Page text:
Cyber warfare could lead to chaos and hackers could potentially attack water treatment and chemical plants, power grids, financial institutions and disable weapon systems, and have stolen personal data of millions of federal employees and consumers.
Every hour of every day, cyber warriors silently fight an unrelenting war with millions of daily attacks to battle invading adversaries thousands of miles from America’s shores.
At Wright-Patterson Air Force Base near Dayton, Ohio, in the quiet classrooms of the Center for Cyberspace Research, hundreds of cyber warriors learn offensive and defensive cyber capabilities
Cyber warfare is real.
China, Russia, Iran and North Korea are major cyber adversaries and the biggest threats to national security, said James A. Lewis, senior vice president at the Center for Strategic and International Studies in Washington, D.C.
On any given day, the Defense Information Systems Agency contends day with 800 million cyber incidents “that threaten the network,” said Lt. Col. James Brindle, a Pentagon spokesman. In an inner layer of cyber defense, the Air Force blocked 1.3 billion “malicious” cyber intrusions last year alone, said Lt. Col. Mark Reith, CCR director at the Air Force Institute of Technology.
The U.S. Department of Homeland Security works with the private sector and government agencies to respond to and prevent cyber attacks domestically.
Wright-Patterson itself is a target.
“I don’t think we can talk in specifics, but certainly Wright-Patterson develops some of the most advanced weapon systems the Air Force has,” said Rusty Baldwin, director of cyber research at the defense contractor Riverside Research in Beavercreek and a former Air Force cyber expert. “They’ve got really smart folks out there working on really incredible things so they’re a huge target.”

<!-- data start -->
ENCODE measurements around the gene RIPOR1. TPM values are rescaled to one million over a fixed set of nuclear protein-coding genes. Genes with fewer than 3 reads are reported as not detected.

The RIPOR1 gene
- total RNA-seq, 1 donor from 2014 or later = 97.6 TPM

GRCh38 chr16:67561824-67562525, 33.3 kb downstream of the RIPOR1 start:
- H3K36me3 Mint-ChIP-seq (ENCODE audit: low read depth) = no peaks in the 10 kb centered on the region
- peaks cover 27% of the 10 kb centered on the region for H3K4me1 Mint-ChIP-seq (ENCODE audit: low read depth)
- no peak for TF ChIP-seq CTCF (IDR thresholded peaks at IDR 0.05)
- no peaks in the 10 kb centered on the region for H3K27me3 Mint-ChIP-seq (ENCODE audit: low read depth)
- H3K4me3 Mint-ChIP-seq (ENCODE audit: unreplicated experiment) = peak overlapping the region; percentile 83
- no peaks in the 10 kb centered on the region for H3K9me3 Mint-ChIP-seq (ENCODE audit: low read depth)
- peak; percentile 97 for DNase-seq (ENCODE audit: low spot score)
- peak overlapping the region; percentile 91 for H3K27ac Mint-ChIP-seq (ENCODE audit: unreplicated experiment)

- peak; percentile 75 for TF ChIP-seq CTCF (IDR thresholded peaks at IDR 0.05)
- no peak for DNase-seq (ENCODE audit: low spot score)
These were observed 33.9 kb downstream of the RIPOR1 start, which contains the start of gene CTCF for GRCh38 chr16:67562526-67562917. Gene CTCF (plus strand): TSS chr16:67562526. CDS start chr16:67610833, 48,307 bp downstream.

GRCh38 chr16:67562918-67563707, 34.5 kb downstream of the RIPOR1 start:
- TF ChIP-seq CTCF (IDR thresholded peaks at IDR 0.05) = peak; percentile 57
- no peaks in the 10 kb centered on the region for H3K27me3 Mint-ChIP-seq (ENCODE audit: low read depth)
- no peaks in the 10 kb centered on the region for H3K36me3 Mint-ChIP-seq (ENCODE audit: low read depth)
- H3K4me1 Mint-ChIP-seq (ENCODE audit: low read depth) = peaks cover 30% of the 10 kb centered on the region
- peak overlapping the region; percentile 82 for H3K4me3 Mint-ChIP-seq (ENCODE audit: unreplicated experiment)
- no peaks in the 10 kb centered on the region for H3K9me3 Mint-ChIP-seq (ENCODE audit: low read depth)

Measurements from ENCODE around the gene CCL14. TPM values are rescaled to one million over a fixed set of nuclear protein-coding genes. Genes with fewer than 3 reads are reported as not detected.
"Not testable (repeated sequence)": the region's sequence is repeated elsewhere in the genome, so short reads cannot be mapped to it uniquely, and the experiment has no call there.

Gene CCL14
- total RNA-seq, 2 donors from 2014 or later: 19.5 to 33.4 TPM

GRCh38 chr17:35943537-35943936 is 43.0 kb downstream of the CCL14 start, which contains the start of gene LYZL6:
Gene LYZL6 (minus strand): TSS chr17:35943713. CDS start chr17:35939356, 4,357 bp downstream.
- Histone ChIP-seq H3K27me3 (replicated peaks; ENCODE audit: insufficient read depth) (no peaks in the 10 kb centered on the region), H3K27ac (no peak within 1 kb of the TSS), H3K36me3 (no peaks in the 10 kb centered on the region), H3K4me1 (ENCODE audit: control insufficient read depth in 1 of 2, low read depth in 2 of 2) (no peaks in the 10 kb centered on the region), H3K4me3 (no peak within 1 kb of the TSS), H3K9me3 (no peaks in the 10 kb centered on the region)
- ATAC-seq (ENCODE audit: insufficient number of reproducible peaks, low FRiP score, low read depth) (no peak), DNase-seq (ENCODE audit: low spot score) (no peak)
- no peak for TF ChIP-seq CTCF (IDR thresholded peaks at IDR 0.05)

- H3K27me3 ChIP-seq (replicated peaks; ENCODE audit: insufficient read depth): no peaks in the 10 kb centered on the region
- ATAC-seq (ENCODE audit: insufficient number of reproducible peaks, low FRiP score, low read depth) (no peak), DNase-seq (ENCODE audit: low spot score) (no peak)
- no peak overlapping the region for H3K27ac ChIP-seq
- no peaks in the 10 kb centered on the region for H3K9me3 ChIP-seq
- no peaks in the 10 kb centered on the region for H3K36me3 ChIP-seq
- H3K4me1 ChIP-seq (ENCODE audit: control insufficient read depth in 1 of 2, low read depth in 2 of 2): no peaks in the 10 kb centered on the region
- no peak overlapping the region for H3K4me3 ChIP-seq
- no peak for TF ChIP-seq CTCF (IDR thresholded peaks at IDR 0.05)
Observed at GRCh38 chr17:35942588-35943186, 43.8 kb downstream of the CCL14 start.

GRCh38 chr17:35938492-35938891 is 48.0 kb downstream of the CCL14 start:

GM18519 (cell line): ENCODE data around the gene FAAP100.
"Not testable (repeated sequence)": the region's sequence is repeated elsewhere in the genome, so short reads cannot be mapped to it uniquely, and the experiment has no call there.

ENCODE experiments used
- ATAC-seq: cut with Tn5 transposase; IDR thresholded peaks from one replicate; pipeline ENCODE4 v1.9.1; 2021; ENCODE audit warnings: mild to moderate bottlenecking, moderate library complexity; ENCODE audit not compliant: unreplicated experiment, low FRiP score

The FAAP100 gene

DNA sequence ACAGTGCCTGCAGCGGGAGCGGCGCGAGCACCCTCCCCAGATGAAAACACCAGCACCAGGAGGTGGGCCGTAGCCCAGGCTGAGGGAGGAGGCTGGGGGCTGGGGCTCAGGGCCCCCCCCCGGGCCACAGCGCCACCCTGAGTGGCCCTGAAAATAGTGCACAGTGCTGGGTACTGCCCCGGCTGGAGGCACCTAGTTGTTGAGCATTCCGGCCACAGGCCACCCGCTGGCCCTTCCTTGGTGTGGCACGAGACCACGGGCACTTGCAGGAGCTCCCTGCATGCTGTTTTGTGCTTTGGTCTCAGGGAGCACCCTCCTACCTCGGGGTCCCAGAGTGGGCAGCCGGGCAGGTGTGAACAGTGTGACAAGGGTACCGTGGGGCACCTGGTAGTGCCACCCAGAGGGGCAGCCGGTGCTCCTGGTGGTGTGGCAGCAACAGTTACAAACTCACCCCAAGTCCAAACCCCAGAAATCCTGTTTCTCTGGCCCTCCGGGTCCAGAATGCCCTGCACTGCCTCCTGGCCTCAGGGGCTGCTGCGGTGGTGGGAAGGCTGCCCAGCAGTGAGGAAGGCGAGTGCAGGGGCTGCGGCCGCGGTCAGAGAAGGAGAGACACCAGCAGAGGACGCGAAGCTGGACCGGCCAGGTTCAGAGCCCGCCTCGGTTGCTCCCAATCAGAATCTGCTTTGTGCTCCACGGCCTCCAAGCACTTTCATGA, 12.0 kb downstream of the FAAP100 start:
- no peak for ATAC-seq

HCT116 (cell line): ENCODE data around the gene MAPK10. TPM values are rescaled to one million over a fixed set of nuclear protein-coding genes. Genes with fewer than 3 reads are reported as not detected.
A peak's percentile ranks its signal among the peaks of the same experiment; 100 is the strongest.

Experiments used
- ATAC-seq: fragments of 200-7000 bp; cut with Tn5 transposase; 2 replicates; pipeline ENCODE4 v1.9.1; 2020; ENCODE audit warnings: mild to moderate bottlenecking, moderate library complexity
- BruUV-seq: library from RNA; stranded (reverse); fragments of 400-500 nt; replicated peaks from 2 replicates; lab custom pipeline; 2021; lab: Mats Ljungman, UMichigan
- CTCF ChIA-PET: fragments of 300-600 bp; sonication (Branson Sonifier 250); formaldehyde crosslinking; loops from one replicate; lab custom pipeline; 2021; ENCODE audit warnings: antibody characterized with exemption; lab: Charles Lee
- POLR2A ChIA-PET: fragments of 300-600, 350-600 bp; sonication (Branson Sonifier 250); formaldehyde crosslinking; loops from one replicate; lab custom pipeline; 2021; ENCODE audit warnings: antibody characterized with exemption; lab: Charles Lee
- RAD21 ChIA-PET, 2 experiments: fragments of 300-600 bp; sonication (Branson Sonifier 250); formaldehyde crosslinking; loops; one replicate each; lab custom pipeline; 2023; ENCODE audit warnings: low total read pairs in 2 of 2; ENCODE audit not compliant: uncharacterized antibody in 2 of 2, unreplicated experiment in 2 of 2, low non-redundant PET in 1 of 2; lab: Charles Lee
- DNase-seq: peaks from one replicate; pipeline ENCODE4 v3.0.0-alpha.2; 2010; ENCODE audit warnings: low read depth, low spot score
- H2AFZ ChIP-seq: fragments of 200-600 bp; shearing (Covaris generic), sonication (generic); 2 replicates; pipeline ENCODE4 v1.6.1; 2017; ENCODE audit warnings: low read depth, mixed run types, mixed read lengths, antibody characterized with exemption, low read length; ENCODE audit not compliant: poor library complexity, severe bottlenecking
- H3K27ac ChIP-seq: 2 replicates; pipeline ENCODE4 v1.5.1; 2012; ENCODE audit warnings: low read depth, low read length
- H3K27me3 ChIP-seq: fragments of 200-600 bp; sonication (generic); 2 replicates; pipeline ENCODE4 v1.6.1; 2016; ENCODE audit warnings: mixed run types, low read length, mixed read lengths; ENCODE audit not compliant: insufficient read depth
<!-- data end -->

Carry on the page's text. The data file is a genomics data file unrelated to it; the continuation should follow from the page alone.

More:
The Air Force Research Laboratory at Wright-Patterson reportedly has been and likely continues to be a chief target with behind-the-scenes work in hypersonics and autonomy and other secret work.
Other Wright-Patterson headquartered agencies have crucial real-world missions in cyber warfare: Protecting weapons against cyber threats is a high priority for the Air Force Life Cycle Management Center and the National Air and Space Intelligence Center analyzes air, space and cyber threats to the Air Force.
Major risks to national security
Cyber theft, denial of service and destructive attacks are the chief threats facing the United States in the cyber realm, National Security Agency Deputy Director Richard Ledgett said at an Aspen Institute forum this week.
The nation at large faces risks to companies’ intellectual property, health providers and insurers, and potential risk to an ever-growing number of homes connected to the Internet of Things, which enables control remotely of everything from home surveillance cameras to refrigerators and furnaces.
The list of cyber hacks and the massive size of the stolen information has affected millions and untold thousands in southwest Ohio.